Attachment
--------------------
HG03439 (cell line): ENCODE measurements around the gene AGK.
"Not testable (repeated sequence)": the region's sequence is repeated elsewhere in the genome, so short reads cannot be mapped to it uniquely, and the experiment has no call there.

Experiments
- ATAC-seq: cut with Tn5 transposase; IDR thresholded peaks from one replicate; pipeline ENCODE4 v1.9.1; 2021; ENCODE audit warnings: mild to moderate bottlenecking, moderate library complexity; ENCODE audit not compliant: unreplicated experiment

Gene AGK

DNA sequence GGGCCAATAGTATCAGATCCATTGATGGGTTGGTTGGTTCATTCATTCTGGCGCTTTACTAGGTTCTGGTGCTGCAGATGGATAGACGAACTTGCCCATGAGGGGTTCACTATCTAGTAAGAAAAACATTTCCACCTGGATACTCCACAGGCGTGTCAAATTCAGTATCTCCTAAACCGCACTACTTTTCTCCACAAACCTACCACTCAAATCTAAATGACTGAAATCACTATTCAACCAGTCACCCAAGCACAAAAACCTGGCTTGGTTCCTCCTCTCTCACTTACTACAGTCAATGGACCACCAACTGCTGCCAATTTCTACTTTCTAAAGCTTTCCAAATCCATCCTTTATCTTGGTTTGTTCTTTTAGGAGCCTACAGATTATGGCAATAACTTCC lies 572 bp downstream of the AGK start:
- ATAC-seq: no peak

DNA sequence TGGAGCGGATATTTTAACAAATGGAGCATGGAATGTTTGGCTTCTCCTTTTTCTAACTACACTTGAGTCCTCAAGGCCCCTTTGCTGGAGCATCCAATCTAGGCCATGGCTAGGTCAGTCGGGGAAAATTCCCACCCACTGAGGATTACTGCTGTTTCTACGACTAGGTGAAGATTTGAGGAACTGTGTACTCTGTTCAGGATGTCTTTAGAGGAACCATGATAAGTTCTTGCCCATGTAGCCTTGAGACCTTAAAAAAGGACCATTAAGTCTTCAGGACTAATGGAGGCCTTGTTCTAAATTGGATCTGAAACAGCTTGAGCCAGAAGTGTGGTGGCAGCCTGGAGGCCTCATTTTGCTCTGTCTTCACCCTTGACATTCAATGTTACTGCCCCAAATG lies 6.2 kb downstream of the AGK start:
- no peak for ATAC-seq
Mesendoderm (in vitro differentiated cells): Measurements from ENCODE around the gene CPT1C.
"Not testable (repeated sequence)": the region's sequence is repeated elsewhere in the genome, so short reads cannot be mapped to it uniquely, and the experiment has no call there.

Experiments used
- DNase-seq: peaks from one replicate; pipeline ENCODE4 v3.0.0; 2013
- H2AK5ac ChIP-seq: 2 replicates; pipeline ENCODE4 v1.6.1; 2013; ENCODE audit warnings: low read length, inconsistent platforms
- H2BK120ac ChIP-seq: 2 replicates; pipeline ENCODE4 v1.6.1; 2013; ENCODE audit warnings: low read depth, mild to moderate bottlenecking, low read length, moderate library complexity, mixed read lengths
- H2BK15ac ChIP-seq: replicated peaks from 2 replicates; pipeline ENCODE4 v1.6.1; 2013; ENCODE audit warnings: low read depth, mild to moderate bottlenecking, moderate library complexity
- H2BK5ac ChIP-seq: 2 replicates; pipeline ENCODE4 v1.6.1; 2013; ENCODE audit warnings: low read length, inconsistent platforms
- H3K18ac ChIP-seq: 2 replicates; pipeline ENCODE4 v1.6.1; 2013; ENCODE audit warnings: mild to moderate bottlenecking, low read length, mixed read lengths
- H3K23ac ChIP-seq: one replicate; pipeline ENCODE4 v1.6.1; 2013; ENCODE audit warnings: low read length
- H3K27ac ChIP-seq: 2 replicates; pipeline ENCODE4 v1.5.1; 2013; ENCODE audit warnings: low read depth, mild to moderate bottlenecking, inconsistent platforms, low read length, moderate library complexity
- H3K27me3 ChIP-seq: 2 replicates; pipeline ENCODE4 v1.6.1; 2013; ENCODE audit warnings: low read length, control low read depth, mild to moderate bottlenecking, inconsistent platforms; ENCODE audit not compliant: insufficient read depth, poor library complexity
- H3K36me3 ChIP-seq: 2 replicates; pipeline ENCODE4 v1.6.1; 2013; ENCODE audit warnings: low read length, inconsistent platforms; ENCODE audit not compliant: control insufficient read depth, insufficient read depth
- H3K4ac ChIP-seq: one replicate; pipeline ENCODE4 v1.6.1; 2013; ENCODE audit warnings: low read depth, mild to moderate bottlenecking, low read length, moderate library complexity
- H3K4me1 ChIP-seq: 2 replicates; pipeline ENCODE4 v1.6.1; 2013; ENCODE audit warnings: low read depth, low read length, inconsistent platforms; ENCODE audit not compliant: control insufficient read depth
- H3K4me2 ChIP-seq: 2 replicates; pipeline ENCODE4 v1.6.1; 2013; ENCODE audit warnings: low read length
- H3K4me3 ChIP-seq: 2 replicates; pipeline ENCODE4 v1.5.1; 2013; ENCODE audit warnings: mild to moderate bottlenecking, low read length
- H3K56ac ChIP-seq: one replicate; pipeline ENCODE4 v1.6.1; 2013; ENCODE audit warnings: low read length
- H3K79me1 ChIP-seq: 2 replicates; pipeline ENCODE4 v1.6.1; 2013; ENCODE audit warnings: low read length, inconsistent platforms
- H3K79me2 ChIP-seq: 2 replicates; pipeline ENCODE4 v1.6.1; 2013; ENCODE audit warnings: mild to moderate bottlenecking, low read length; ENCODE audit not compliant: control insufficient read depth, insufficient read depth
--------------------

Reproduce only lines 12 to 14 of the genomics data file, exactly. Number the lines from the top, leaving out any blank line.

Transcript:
Experiments used
- DNase-seq: peaks from one replicate; pipeline ENCODE4 v3.0.0; 2013
- H2AK5ac ChIP-seq: 2 replicates; pipeline ENCODE4 v1.6.1; 2013; ENCODE audit warnings: low read length, inconsistent platforms